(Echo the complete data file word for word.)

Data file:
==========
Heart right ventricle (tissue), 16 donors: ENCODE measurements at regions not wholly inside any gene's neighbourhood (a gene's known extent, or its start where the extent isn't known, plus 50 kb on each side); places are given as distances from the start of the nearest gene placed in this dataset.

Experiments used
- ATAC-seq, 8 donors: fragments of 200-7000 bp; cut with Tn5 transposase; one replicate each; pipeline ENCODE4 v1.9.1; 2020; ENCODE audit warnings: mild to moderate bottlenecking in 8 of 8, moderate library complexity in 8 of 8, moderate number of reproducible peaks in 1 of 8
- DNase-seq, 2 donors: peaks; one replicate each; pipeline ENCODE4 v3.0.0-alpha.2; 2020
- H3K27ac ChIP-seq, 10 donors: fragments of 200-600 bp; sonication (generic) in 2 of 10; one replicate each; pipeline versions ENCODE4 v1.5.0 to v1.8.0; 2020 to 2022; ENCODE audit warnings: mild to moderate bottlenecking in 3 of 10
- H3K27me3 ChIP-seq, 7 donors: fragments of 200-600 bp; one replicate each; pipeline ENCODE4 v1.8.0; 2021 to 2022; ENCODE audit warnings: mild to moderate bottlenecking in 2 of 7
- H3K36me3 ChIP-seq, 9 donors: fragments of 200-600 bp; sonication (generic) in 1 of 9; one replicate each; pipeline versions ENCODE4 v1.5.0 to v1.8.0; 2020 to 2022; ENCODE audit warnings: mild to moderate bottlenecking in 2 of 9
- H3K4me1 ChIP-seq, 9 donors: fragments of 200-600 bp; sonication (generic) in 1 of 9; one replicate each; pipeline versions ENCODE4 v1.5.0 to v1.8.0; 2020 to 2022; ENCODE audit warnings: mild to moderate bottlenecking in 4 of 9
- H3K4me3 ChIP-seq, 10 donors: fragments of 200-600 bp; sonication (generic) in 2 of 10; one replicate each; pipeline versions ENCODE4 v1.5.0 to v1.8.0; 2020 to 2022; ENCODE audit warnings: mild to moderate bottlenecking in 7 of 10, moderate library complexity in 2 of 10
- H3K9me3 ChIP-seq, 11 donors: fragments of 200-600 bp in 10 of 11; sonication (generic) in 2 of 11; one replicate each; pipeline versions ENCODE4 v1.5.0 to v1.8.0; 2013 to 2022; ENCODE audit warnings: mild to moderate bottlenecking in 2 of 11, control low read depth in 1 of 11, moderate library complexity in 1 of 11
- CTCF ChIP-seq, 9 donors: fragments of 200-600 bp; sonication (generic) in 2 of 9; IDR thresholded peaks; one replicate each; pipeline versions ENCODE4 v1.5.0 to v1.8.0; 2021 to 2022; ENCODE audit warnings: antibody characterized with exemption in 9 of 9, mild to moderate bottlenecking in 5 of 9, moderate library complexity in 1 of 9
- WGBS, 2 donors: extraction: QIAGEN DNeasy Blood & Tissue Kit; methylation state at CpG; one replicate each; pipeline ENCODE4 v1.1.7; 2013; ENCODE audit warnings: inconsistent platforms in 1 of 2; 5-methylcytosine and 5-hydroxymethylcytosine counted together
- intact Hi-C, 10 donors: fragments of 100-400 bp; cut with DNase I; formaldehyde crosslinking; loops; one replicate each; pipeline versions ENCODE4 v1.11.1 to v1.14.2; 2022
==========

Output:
Heart right ventricle (tissue), 16 donors: ENCODE measurements at regions not wholly inside any gene's neighbourhood (a gene's known extent, or its start where the extent isn't known, plus 50 kb on each side); places are given as distances from the start of the nearest gene placed in this dataset.

Experiments used
- ATAC-seq, 8 donors: fragments of 200-7000 bp; cut with Tn5 transposase; one replicate each; pipeline ENCODE4 v1.9.1; 2020; ENCODE audit warnings: mild to moderate bottlenecking in 8 of 8, moderate library complexity in 8 of 8, moderate number of reproducible peaks in 1 of 8
- DNase-seq, 2 donors: peaks; one replicate each; pipeline ENCODE4 v3.0.0-alpha.2; 2020
- H3K27ac ChIP-seq, 10 donors: fragments of 200-600 bp; sonication (generic) in 2 of 10; one replicate each; pipeline versions ENCODE4 v1.5.0 to v1.8.0; 2020 to 2022; ENCODE audit warnings: mild to moderate bottlenecking in 3 of 10
- H3K27me3 ChIP-seq, 7 donors: fragments of 200-600 bp; one replicate each; pipeline ENCODE4 v1.8.0; 2021 to 2022; ENCODE audit warnings: mild to moderate bottlenecking in 2 of 7
- H3K36me3 ChIP-seq, 9 donors: fragments of 200-600 bp; sonication (generic) in 1 of 9; one replicate each; pipeline versions ENCODE4 v1.5.0 to v1.8.0; 2020 to 2022; ENCODE audit warnings: mild to moderate bottlenecking in 2 of 9
- H3K4me1 ChIP-seq, 9 donors: fragments of 200-600 bp; sonication (generic) in 1 of 9; one replicate each; pipeline versions ENCODE4 v1.5.0 to v1.8.0; 2020 to 2022; ENCODE audit warnings: mild to moderate bottlenecking in 4 of 9
- H3K4me3 ChIP-seq, 10 donors: fragments of 200-600 bp; sonication (generic) in 2 of 10; one replicate each; pipeline versions ENCODE4 v1.5.0 to v1.8.0; 2020 to 2022; ENCODE audit warnings: mild to moderate bottlenecking in 7 of 10, moderate library complexity in 2 of 10
- H3K9me3 ChIP-seq, 11 donors: fragments of 200-600 bp in 10 of 11; sonication (generic) in 2 of 11; one replicate each; pipeline versions ENCODE4 v1.5.0 to v1.8.0; 2013 to 2022; ENCODE audit warnings: mild to moderate bottlenecking in 2 of 11, control low read depth in 1 of 11, moderate library complexity in 1 of 11
- CTCF ChIP-seq, 9 donors: fragments of 200-600 bp; sonication (generic) in 2 of 9; IDR thresholded peaks; one replicate each; pipeline versions ENCODE4 v1.5.0 to v1.8.0; 2021 to 2022; ENCODE audit warnings: antibody characterized with exemption in 9 of 9, mild to moderate bottlenecking in 5 of 9, moderate library complexity in 1 of 9
- WGBS, 2 donors: extraction: QIAGEN DNeasy Blood & Tissue Kit; methylation state at CpG; one replicate each; pipeline ENCODE4 v1.1.7; 2013; ENCODE audit warnings: inconsistent platforms in 1 of 2; 5-methylcytosine and 5-hydroxymethylcytosine counted together
- intact Hi-C, 10 donors: fragments of 100-400 bp; cut with DNase I; formaldehyde crosslinking; loops; one replicate each; pipeline versions ENCODE4 v1.11.1 to v1.14.2; 2022